New processor advances the performance for next-generation of quantum computing systems requiring high computational power
Quantum computing leverages the fundamental quantum nature of matter at subatomic levels that can help in greatly increasing the computing power. This fundamental computational unit of quantum computing is the quantum circuit, an arrangement of qubits into quantum gates and measurements. The more qubits a quantum processor possesses, the more complex and powerful the quantum circuits will be.
To increase the support for high computing power of devices based on quantum physics, IBM has launched a new 127-quantum bit (qubit) ‘Eagle’ processor that is based on quantum physics, thus advancing the performance of quantum systems. IBM also plans to launch IBM Quantum System Two for empowering the next generation of quantum systems.
As a successor to IBM’S 65-qubit Hummingbird processor and the 27-qubit Falcon processor, the 127-qubit Eagle processor contains more than 100 operational and connected qubits. This was made possible by IBM researchers by minimising errors in the qubit arrangement design and developing an architecture that reduced the number of necessary components. Control wiring was placed on multiple physical levels within the Eagle processor while keeping the qubits on a single layer, which enabled a significant increase in qubits.
An increased qubit count will benefit users to solve complex problems for optimising machine learning for applications ranging from the energy industry to the drug discovery process. Eagle is the first IBM quantum processor whose large scale power renders simulation for a classical computer to be impossible. The magnitude of this feature can be understood by the fact that the number of classical bits necessary to represent a state on the 127-qubit processor exceeds the total number of atoms present in more than 7.5 billion people.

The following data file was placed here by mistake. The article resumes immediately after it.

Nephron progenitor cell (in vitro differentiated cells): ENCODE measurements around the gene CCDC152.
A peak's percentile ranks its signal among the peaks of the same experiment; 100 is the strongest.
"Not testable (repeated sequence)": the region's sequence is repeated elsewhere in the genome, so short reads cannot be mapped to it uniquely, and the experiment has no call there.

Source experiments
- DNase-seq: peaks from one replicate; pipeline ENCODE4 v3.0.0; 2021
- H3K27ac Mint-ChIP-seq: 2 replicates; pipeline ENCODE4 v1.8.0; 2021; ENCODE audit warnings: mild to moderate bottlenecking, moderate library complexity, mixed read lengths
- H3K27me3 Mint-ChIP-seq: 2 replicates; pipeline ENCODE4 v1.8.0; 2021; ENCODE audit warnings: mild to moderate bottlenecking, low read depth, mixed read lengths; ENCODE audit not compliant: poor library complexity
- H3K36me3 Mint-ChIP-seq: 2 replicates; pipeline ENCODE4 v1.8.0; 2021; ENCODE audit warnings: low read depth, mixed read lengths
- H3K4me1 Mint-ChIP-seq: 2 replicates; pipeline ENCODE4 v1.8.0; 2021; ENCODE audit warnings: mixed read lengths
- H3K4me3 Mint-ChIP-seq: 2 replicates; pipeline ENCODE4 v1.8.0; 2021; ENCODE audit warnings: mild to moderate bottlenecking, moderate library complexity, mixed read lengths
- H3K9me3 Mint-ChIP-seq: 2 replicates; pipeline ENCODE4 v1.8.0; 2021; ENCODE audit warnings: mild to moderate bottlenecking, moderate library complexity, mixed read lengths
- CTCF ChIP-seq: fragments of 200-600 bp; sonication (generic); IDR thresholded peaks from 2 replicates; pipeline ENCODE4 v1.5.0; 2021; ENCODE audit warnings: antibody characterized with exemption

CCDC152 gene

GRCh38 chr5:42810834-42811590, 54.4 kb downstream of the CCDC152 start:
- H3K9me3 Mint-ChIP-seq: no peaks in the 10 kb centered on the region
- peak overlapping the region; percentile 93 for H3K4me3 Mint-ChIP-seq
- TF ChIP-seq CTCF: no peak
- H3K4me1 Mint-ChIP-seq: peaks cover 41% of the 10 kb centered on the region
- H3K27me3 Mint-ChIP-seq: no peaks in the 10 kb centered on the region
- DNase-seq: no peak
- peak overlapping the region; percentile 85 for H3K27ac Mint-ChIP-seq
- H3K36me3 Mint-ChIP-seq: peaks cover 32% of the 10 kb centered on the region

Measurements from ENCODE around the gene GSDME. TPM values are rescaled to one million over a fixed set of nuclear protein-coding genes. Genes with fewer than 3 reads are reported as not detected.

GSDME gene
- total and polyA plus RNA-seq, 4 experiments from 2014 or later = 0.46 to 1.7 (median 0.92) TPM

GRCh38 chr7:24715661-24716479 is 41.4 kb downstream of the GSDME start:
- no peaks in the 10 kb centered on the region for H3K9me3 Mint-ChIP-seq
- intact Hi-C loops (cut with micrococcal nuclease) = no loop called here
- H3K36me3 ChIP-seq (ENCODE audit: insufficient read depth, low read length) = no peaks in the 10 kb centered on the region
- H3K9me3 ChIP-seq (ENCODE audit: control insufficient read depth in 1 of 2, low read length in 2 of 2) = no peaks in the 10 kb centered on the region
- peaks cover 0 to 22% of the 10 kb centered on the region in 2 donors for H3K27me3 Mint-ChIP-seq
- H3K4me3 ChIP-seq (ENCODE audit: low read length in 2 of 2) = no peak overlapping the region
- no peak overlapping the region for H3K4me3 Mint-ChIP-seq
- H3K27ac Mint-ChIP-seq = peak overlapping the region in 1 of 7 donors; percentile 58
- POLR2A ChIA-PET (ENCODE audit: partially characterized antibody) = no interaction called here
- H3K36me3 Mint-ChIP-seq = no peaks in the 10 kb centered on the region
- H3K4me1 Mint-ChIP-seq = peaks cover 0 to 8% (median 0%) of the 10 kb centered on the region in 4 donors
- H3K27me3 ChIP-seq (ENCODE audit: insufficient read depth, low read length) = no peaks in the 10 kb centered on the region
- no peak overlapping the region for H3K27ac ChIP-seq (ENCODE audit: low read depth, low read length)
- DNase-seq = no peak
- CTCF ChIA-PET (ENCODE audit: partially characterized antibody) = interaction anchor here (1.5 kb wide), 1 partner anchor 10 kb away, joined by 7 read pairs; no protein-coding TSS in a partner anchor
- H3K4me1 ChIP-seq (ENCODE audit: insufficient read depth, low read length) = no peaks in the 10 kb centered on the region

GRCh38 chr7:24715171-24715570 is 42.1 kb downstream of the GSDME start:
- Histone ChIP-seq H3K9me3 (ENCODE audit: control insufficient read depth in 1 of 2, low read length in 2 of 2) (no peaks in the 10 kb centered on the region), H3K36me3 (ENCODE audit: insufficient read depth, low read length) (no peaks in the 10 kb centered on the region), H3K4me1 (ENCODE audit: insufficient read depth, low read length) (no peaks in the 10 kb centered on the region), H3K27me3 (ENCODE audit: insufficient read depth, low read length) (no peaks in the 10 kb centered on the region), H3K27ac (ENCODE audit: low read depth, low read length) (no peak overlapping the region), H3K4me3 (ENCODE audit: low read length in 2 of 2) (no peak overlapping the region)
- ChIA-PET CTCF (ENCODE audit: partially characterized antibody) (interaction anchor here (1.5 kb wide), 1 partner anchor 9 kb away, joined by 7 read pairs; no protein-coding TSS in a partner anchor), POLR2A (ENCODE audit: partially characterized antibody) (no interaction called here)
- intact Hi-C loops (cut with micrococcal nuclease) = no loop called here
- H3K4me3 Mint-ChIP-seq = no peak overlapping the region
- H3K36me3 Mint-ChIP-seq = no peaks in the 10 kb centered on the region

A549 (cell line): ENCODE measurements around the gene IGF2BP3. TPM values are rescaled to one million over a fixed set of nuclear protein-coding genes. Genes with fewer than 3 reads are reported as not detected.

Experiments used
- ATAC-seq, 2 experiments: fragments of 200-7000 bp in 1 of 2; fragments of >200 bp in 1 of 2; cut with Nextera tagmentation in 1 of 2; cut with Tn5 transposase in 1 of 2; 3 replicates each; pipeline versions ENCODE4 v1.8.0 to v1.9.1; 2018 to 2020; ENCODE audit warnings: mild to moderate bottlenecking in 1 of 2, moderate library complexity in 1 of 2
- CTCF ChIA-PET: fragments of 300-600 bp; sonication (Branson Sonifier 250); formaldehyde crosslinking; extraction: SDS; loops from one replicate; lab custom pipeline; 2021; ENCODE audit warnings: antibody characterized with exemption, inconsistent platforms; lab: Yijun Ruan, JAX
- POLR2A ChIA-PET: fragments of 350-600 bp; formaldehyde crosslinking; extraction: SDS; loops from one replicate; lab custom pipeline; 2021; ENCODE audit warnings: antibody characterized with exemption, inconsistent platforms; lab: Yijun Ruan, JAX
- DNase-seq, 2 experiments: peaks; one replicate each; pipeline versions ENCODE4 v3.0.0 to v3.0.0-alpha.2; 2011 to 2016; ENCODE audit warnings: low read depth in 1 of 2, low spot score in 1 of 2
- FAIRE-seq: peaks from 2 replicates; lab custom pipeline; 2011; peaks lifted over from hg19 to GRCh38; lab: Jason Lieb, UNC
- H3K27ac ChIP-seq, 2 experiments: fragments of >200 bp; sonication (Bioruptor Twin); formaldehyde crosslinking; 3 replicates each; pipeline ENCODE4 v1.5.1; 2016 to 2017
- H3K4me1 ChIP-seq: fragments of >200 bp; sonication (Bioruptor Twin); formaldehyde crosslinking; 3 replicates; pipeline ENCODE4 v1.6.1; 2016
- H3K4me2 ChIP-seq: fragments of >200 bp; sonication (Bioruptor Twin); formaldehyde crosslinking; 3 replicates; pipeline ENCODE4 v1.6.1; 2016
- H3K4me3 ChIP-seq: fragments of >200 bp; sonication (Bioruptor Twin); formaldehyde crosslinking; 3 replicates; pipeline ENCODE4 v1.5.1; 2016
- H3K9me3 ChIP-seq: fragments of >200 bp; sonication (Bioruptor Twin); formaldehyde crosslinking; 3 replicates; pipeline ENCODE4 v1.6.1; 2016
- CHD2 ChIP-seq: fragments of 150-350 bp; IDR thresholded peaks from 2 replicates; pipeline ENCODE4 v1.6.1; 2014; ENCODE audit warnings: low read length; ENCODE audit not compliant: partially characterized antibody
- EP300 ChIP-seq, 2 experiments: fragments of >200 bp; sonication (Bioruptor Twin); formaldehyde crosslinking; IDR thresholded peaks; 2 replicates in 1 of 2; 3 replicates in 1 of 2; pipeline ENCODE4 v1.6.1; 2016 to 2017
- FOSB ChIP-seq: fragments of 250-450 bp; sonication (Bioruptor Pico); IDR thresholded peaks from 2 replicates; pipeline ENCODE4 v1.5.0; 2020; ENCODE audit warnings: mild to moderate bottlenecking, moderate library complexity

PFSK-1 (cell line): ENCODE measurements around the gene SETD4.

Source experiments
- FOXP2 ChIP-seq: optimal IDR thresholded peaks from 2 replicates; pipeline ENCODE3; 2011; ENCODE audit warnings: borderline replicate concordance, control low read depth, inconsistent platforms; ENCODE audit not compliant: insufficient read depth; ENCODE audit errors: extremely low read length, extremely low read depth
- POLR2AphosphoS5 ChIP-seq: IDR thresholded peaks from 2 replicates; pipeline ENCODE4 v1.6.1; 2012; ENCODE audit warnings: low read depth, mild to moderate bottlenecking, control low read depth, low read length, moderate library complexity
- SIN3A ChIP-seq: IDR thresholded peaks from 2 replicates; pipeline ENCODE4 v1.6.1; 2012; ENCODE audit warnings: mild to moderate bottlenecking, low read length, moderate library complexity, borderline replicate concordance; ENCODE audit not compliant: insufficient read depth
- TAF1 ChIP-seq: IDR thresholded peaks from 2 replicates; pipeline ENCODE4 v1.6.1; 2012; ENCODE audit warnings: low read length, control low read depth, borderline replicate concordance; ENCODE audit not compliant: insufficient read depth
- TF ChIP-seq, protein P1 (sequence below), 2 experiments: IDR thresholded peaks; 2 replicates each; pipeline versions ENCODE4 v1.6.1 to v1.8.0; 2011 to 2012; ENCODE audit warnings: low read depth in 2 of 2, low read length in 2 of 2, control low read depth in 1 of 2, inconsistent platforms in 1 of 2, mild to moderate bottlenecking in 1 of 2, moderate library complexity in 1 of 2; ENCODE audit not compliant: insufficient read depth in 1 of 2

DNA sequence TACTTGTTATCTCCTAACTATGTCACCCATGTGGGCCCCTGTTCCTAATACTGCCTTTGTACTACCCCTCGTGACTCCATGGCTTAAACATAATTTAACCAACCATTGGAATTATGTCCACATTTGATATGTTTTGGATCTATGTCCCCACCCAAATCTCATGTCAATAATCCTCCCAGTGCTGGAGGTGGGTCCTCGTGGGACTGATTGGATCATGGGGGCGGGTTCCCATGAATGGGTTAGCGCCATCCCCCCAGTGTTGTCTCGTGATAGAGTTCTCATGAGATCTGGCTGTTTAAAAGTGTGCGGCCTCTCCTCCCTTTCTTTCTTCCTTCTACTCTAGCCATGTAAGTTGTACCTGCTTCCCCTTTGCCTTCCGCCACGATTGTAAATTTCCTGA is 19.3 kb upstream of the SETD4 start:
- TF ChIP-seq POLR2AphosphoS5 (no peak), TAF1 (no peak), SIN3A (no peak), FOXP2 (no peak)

“The arrival of the ‘Eagle’ processor is a major step towards the day when quantum computers can outperform classical computers for useful applications,” said Dr Darío Gil, Senior Vice President, IBM and Director of Research. “Quantum computing has the power to transform nearly every sector and help us tackle the biggest problems of our time.”
The new Eagle processor is available as a sample on the IBM Cloud to select members of the IBM Quantum Network.
IBM Quantum System Two
In 2019, IBM unveiled IBM Quantum System One, the world’s first integrated quantum computing system. Since then, these systems have been deployed for the respective computing and scientific research institutions in the U.S., Germany and Japan with South Korea being the latest addition. The IBM Quantum System Two will be taking further the quantum computing power and infrastructure of the IBM Quantum System One for strengthening future quantum computing systems that will rely on 433-qubit and 1,121 qubit processors.
“IBM Quantum System Two offers a glimpse into the future quantum computing datacenter, where modularity and flexibility of system infrastructure will be key towards continued scaling,” said Dr Jay Gambetta, IBM Fellow and VP of Quantum Computing.
Central to the IBM Quantum System Two is the concept of modularity. As the company progresses its hardware roadmap and builds processors with larger qubit counts, the control hardware must offer the flexibility and resources necessary to scale, which include control electronics for qubit manipulation and cryogenic cooling for maintaining the qubits at a low temperature in order for their quantum properties to manifest. Therefore, IBM Quantum System Two’s design will incorporate a new generation of scalable qubit control electronics together with higher-density cryogenic components and cabling. Furthermore, IBM Quantum System Two will introduce a new cryogenic platform, featuring a novel, innovative structural design to maximise space for the support hardware required by larger processors while ensuring that engineers can easily access and service the hardware. Additionally, the new design will provide a larger shared cryogenic work-space that can ultimately lead to linking of multiple quantum processors.
The prototype IBM Quantum System Two is expected to be up and running in 2023.